In the Department of Defense, innovation garners acclaim, at least until proposed changes threaten to impinge on past practices and legacy capabilities. It is at this point that champions of innovation are subjected to a cacophony from critics.
There is no shortage of criticism of Force Design (FD) 2030, especially from a group of long-retired general officers. The most prevalent myths the critics expound must be dispelled so that the Marine Corps can explain how stand-in forces (SIF) can remain effective inside an adversary’s weapons engagement zone. Some suggested specific investment priorities could help accelerate FD2030 implementation.
Force Design 2030 Myths
Myth: FD2030 creates a specialized Marine Corps
Force Design 2030 is explicit: The Marine Corps is a general-purpose crisis response force, and nothing in the document is meant to change this. The Marine Corps is currently experimenting with Marine littoral regiments (MLRs), to the consternation of the critics, but it is far from certain how these units will evolve or how many will be established. MLRs, while very different from standard infantry regiments, are easily task organized for a wide range of missions. Even if the Marine Corps establishes all three planned MLRs, the service is larger than three regiments. This does not turn the Marine Corps into a unidimensional organization devoted to a single scenario. MLRs provide theater-relevant intelligence, surveillance, reconnaissance (ISR), precision strike, air defense, and close combat capabilities—all of which are highly relevant in any crisis response scenarios.
Myth: FD2030 changes the Marine Corps’ warfighting philosophy and ethos
The Marine Corps’ warfighting philosophy is maneuver warfare, and the Marine Corps remains a heavy infantry force focused on closing with and destroying the enemy with fire and maneuver. New concepts such as expeditionary advanced base operations (EABO) build on this philosophical foundation, they do not threaten it. Recent experience with Marines in Task Force 61/2 demonstrates the Marine Corps continues to rely on mission command, implicit communications, and individual initiative given the successful deployment of small elements, led by noncommissioned officers, in support of Naval Forces Europe and U.S. European Command.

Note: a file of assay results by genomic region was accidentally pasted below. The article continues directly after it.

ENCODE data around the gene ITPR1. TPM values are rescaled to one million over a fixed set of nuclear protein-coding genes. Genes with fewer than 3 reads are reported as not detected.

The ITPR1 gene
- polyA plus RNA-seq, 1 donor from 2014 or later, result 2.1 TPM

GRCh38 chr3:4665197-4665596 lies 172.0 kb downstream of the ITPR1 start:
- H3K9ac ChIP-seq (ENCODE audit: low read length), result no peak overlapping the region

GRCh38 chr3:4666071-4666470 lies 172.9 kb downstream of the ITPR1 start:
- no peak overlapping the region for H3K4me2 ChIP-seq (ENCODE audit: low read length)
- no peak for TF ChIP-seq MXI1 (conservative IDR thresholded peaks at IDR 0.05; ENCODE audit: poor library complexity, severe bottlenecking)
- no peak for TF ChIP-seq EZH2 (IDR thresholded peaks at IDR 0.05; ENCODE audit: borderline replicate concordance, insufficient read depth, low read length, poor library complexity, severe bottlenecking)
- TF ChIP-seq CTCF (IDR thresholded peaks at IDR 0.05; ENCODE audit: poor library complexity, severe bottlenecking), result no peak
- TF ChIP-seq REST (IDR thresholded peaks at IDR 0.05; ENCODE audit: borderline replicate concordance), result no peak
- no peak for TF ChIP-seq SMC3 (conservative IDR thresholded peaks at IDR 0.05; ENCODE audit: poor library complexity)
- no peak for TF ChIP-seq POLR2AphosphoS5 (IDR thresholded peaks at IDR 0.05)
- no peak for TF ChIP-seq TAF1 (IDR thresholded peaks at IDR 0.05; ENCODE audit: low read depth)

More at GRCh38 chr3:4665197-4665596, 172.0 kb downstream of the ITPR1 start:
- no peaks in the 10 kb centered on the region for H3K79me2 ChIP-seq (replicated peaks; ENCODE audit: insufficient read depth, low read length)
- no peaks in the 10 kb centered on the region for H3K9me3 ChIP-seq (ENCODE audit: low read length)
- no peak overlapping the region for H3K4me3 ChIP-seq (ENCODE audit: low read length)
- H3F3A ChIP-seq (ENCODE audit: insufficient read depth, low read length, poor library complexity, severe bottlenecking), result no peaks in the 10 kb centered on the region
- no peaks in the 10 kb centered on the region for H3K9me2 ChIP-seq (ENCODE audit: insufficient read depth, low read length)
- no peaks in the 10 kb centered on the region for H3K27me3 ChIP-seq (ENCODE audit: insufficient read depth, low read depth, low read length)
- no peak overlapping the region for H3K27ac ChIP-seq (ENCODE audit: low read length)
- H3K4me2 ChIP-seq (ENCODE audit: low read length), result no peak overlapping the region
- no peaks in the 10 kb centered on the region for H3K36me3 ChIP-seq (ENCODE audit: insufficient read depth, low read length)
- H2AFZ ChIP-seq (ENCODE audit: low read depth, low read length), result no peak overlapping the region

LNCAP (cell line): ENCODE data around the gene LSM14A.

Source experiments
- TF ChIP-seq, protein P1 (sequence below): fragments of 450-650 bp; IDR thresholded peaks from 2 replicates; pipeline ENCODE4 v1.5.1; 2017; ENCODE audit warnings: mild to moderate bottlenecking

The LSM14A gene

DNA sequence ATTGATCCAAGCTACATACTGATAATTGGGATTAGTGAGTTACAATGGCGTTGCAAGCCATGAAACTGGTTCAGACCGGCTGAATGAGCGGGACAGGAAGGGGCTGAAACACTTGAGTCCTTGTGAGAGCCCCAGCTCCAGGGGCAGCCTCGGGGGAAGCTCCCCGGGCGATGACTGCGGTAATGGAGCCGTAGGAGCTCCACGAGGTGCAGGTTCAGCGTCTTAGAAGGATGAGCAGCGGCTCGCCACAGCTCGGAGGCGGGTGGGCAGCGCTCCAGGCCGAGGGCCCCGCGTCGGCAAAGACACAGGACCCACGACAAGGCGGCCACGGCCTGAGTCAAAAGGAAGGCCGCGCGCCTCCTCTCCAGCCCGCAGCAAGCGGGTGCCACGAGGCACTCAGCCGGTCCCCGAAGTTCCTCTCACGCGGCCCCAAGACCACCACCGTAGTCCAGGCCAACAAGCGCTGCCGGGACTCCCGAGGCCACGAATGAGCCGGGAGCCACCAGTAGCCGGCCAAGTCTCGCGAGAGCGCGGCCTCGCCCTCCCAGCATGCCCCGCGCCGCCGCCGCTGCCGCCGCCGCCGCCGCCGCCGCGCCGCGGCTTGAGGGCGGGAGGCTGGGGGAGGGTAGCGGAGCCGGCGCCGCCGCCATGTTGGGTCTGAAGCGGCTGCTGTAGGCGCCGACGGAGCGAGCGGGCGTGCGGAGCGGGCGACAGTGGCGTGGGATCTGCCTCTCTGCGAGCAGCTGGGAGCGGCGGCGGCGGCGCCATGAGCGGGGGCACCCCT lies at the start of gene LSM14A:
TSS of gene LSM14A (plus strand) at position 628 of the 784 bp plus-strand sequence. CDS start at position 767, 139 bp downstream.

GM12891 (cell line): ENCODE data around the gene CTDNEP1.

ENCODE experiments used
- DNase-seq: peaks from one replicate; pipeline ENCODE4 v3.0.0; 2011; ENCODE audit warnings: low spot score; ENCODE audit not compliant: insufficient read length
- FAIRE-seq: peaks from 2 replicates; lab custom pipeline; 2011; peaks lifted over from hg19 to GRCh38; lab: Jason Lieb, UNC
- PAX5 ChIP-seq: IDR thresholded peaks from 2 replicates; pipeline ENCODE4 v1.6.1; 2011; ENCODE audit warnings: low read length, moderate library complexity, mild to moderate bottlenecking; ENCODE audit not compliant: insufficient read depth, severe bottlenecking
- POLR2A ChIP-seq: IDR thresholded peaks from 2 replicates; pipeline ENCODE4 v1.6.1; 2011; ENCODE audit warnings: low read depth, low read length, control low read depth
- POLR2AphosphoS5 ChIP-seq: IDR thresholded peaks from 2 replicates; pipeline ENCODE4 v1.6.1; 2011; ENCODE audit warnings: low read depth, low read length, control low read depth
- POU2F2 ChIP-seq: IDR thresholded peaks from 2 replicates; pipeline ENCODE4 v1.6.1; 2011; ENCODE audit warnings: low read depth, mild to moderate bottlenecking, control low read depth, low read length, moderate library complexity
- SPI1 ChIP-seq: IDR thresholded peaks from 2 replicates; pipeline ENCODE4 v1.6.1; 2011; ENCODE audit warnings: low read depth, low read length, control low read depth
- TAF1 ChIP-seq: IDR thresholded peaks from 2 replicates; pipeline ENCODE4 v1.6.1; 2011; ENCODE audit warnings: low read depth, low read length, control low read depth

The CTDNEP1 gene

Myth: FD2030 reduces Marines’ lethality
As part of the 2014 Quadrennial Defense Review, the Marine Corps was told to consider end-strength reductions to 173,000 Marines and below. In the end, a series of bureaucratic events allowed the service to retain an authorized end-strength of 182,000. However, for Program Objective Memorandum (POM) 16, the Marine Corps requested a lower end-strength of 180,500 because of concerns over affordability and a determination not to field a hollow force. It should be recalled that, in 2000, before the war on terror led to ground force increases, Marine Corps end-strength was 173,321, and the smallest end-strength postulated in FD2030 is 174,600.
A 2014 force structure study, The Prime Force by Major General Frank McKenzie, recommended 23 infantry battalions in the case of an end-strength of 180,500, while at 175,000 it planned for 21 infantry battalions. Thus, the reductions associated with FD2030 are well within historical norms and do not reflect an evisceration of combat capability. In fact, as a percentage of ground forces, the 2022 Marine Corps constitutes 27.4 percent of the nation’s ground forces, whereas it constituted 26.6 percent in 2001.1
Balancing longer-range rocket artillery with shorter-range tube artillery to a 50/50 mix makes sense given the increasing ranges of adversary weapons. Outranging the adversary is a very basic way of improving effective lethality, as is increased precision and munition flexibility.